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Verena Holmes

Verena Holmes
Verena Holmes The Woman Engineer, Women’s Engineering Society 1930

Verena Holmes was an extremely talented female engineer and inventor in the early to mid-20th century. Alongside her own work as an engineer, she was a strong advocate for the movement of women in engineering. Her remarkable achievements include her work during the first and second world war, helping found the Women’s Engineering Society in 1919 and being the first women to be admitted as an Associate member of the Institution of Mechanical Engineers.

Verena Winifred Holmes was born on the 23rd of June 1889, at Highworth house in Maidstone Road, Ashford, then a private home but now part of Highworth Grammar School.

Verena was baptised at St Mary’s Church in the centre of Ashford on the 20th July 1889.

Her father was a school inspector and the family moved to Oxford in her early teenage years, where she attended Oxford High School for Girls.

Upon leaving school she began studying photography, despite her true interest laying in engineering. It wasn’t until the 1st world war that she got the opportunity to begin work in this field.

Due to men being called up to fight in 1914, Verena, alongside other women, was hired to cover men’s work whilst they were away.  She built wooden propellors for the Integral Propeller Co. in Hendon during the 1st World War and took evening classes at Shoreditch Technical Institute.

Later on, she went up to Lincoln where she began working at Ruston and Hornsby, and attended the local technical College. Before the end of the war Holmes successfully secured an apprenticeship at the firm, where she trained up to become a draughtsman.

In 1919 she co-founded the Women’s Engineering Society alongside Caroline Haslett.

In 1922 she graduated with BSc from Loughborough Engineering College.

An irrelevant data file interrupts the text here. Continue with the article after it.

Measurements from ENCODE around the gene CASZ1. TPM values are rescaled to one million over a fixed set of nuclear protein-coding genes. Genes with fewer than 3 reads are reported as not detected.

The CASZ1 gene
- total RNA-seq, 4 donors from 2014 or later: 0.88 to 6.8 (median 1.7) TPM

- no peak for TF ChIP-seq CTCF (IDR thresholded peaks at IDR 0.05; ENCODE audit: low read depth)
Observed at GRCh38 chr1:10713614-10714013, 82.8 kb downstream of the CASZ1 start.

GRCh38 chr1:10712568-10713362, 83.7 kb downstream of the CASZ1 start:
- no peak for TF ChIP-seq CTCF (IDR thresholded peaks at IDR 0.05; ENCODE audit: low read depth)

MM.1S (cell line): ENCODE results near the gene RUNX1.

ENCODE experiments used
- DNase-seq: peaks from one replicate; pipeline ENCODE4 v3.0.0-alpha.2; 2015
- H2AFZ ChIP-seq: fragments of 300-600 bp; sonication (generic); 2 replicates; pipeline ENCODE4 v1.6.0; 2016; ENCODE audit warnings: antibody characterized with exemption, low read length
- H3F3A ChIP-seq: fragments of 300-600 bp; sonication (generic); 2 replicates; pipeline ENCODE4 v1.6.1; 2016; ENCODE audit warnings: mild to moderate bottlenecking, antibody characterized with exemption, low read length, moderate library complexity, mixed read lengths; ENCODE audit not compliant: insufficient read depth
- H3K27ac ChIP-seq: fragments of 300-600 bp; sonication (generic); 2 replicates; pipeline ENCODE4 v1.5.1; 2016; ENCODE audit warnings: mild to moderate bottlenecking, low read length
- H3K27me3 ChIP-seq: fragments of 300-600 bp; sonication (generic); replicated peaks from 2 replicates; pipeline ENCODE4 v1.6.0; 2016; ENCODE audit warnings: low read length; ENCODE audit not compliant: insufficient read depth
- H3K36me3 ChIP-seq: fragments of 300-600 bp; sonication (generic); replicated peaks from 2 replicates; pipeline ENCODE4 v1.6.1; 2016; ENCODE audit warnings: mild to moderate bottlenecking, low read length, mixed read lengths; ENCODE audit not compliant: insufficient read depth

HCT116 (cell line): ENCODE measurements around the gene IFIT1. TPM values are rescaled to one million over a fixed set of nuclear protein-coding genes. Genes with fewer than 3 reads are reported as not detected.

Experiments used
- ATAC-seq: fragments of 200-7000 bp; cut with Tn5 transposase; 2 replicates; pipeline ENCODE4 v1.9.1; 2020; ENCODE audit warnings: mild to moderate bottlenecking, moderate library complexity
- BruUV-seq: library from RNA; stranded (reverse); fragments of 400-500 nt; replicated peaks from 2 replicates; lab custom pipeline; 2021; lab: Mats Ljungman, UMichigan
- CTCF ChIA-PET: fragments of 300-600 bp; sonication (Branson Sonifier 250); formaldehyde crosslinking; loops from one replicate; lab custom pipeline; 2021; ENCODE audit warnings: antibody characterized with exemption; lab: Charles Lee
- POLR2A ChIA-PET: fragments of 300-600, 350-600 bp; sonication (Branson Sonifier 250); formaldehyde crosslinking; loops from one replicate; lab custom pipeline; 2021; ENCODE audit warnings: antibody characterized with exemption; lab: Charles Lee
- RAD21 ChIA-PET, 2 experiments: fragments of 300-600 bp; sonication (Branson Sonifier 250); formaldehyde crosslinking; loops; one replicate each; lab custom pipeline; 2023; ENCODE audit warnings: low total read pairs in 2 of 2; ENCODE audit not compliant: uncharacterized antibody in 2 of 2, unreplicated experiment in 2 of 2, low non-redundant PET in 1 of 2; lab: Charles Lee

After the war, due to employment scarcity, Verena worked in several different sectors, including technical journalism in the USA and work at a Marine Engineering Firm.

In 1924 she was admitted as an Associate member of the Institution of Mechanical Engineers and of Marine Engineers.

She also began working for the North British Locomotive Co. in this period and was the first female admitted to the Institution of Locomotive Engineers in 1931.

At the same time, she was also elected President of the Women’s Engineering Society.

Between 1932-39 Verena worked at Research Engineers Ltd. as a designer, here she invented the poppet vale for steam locomotives.

During the 2nd World War, she used her engineering talents to support the admirality. She made apparatus such as rotary gyro valves for torpedoes and new supercharges.

She held the role of headquarters technical officer with the Ministry of Labour between 1940-44.

In recognition for her war work, Verena was finally promoted to Member of the Institution of Mechanical Engineers in 1944.

In 1946 she founded her own female only engineering firm named with fellow WES member Sheila Leather. ‘Holmes and Leather’ was based at Beresford Works, Beresford Road, Gillingham, Kent.

She became a Member of the Education Advisory Committee of the Air Ministry in 1948.

She spent her later life continuing her work as an engineer, and pushing for the movement of women into engineering. This included creating ‘the Women’s Technical Service Register’, which allowed for young women to apply to become apprentice draughtman and laboratory assistants.

She retired from the role of Honorary Secretary at the Women’s Engineering Society in 1961.

In 1964 Verena Holmes passed away aged 75 in Sussex.

A Final Note on Verena Holmes

Verena Holmes was a dedicated individual; her numerous achievements illustrate her determination and selfless work in the movement for women into engineering. She gave her whole life to her love of engineering, resulting in her becoming a crucial figure in the history of the field. Despite never seeking fame, it is important that the full extent of her work is acknowledged, as her work influenced and eased the path for young women into engineering. Verena Holmes’ birth and early childhood spent in Ashford, gives the town an important connection to the history of women’s engineering. This is something which the town should recognise and commemorate with pride.